Sometimes We Have to Laugh

As enlightening as it is to learn from opposing arguments, sometimes it is necessary to simply consider enjoying oneself at the expense of a crazy individual or two. Sometimes, we have to remember, if we take people too seriously, we will just go crazy. In those situations, we should seek to find enjoyment and humour in tasks such as speaking with those who are so far off the beaten path, they won’t even recognize their own humanity.

Recently, I had the opportunity to engage with the gentleman sitting outside on the White House Lawn, protesting violence, ecological issues and the like. Of course, here I use the terms gentleman and opportunity loosely, but the following is how the conversation went based on the recording that I took at the time. In the following, I have shortened the gist of the conversation, in order to provide a more readable version of a particularly religious discussion of events.

“Hello”, I said to the man sitting outside the White House in front of signs calling for peace “I love your display of peace, but I have one chief problem with it my friend. I love that you support environmental reform, civil discourse and positivity, and the functions of democracy, but I am confused by one sign in particular”.

“What do you want?”, the man asked relatively angrily, but fairly, considering the time was approximately 1 am.

“Well my friend, I was curious because I too support so many of your causes. Do you support funding life saving drugs for aids and cancer patients? Do you support environmental reform and providing water security technology to the globalizing world? Do you believe in the morality of providing life saving heart surgery to children across the world who can’t afford it for free? Do you feel empowered by the right to protest and occupy the space outside the White House by the right of our Constitution? Do you support democracy, freedom, justice, and equality? Do you support socialism and the right of people to govern themselves in small farming communities or even across the nation?”.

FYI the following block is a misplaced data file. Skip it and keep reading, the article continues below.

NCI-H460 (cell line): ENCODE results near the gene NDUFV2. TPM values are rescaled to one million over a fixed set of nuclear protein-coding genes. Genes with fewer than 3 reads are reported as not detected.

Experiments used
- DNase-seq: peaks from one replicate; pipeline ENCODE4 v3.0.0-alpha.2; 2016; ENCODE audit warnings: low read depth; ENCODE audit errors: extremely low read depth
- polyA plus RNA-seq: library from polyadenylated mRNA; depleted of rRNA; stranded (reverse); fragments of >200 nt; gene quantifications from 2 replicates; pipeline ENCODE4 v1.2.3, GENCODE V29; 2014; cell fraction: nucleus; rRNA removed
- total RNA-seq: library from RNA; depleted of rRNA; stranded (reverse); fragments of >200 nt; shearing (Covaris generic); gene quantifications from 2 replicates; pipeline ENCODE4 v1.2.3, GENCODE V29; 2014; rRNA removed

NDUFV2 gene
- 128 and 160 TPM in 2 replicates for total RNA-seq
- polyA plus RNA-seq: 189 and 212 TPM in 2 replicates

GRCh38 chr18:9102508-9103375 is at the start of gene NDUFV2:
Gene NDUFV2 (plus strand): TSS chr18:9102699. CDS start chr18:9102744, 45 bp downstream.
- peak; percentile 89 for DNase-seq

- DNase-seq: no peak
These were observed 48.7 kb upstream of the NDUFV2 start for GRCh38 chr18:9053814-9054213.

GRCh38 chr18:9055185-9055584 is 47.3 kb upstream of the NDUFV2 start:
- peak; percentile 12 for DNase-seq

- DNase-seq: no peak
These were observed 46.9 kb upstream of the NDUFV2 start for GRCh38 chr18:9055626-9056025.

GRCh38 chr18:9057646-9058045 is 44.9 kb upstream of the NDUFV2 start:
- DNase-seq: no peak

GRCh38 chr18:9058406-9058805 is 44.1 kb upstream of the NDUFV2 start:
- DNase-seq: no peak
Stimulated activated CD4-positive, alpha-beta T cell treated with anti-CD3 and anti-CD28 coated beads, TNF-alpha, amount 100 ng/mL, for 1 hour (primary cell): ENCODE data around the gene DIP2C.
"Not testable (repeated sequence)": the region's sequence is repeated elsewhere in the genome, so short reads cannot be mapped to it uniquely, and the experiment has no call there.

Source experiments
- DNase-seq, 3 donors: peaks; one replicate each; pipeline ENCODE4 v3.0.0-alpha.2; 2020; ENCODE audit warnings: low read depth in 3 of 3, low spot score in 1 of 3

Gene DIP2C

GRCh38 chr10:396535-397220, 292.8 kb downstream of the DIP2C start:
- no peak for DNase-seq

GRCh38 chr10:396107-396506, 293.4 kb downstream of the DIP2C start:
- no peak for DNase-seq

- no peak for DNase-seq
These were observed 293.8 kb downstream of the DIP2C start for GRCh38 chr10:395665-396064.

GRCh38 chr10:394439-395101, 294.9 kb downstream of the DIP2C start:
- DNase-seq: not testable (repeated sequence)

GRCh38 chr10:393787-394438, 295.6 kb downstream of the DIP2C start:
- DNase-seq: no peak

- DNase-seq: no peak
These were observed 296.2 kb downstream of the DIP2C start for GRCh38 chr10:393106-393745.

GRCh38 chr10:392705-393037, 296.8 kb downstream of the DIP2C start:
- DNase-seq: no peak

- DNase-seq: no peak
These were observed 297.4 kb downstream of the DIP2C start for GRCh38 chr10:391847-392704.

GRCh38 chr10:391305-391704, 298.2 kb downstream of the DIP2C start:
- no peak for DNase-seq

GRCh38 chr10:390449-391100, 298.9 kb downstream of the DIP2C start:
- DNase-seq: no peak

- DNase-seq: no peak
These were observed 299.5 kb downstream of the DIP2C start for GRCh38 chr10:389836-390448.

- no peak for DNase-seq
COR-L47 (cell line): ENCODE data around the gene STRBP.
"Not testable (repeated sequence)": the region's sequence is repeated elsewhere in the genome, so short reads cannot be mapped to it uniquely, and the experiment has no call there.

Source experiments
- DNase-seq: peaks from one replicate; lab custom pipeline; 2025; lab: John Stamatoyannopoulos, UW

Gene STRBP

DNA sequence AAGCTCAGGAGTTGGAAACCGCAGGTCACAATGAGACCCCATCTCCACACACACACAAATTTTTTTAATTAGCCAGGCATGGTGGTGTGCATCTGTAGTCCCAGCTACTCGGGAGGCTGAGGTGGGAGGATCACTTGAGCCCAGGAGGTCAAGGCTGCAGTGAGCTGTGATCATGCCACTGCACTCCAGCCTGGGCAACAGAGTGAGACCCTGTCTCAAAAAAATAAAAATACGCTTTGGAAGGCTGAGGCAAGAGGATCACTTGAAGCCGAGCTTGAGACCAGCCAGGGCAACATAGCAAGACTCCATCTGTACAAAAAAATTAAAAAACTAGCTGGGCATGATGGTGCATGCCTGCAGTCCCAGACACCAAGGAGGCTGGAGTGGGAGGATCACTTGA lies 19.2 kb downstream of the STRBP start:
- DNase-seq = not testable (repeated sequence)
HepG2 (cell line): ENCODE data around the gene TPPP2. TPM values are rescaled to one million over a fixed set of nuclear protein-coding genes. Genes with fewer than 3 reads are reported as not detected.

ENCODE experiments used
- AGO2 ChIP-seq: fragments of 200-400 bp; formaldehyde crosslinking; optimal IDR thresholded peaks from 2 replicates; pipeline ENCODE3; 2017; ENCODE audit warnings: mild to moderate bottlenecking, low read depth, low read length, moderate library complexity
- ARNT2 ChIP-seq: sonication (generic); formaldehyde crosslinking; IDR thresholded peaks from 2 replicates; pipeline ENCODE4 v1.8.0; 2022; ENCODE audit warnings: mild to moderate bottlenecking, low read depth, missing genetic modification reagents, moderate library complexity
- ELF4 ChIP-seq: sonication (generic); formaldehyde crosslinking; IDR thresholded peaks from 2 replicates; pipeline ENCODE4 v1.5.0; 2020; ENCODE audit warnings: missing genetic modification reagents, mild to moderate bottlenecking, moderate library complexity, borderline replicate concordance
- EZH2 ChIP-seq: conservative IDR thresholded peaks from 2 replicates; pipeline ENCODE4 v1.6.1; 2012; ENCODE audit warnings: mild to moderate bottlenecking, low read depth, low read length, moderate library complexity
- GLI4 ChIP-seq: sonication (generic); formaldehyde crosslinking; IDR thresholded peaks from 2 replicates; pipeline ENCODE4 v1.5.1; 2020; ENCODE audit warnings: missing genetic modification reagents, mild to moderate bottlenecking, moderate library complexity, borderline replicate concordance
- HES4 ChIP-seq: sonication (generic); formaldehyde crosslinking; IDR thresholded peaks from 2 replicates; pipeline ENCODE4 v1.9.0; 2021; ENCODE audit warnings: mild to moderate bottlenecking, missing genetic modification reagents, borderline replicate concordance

Needless to say, he answered yes to all of my questions. Yet, when I explained to him that all of those questions to which he stood proudly in support of related to Israel, his tone changed. No longer was he willing to support these causes. Now, his only concern was taxes that most likely he doesn’t pay considering his tenured occupation of the lawn for the past 2+ years, and his unwillingness to engage in discussion. When he realized what I was saying, the conversation turn hostile. At least one one side.

“My friend”, I tried to say with kindness before I left, “My name is Seth Greenwald and I am a junior studying Law and Politics at Brandeis University in Massachusetts. It has been a pleasure speaking with you tonight, but I must go to bed now, my friends are waiting. Before I go, what is your name? I’d love to possibly get your email and talk further about your beliefs”.

Unfortunately, the man lacked the same compassion I wanted to share with him, and instead responded: “I don’t matter. I am a volunteer. I am simply here for the cause”.

When I tried to inform him that of course he mattered, if he didn’t, I wouldn’t waste my time speaking with him that evening, he handed me a pamphlet filled with lies written by the Neturi Karta and told me that these were the true Jews.

This pamphlet was filled with such beautiful statements as: “The so-called state of ‘Israel’ will fall G-d willing rather than stand in the way of Jewish unity before the Messiah.” And, “‘[Israel’] is directly in opposition to true Jewish values and jewish history.

At this point, I realized, I had to reevaluate my night. Was this simply a waste of time to engage with a clearly delusional man swayed by propaganda and lies? Or did I project myself as a human being, attempting to spread Israel’s goodness to even the most lost of people? I chose to believe the latter. Its more empowering.

Besides, even if I didn’t change anything, its always good to find humor in the fact that some people are more swayed by propaganda than humanity. In those situations, all we can say is, Hakunna, Mattata.

About the Author
Seth Greenwald is passionate in his fights both against anti-Semitism on college campuses as well as the fight against anti-Israel bias and slander worldwide. Seth first developed a passion for Israel after traveling there for his Bar-Mitzvah, kindled that passion through United Synagogue Youth, and has continued to develop throughout his undergraduate career at Clark University. Seth also served as an intern at the Committee for Accuracy in Middle Eastern Reporting for America (CAMERA), Combined Jewish Philanthropies (CJP), and the David Project.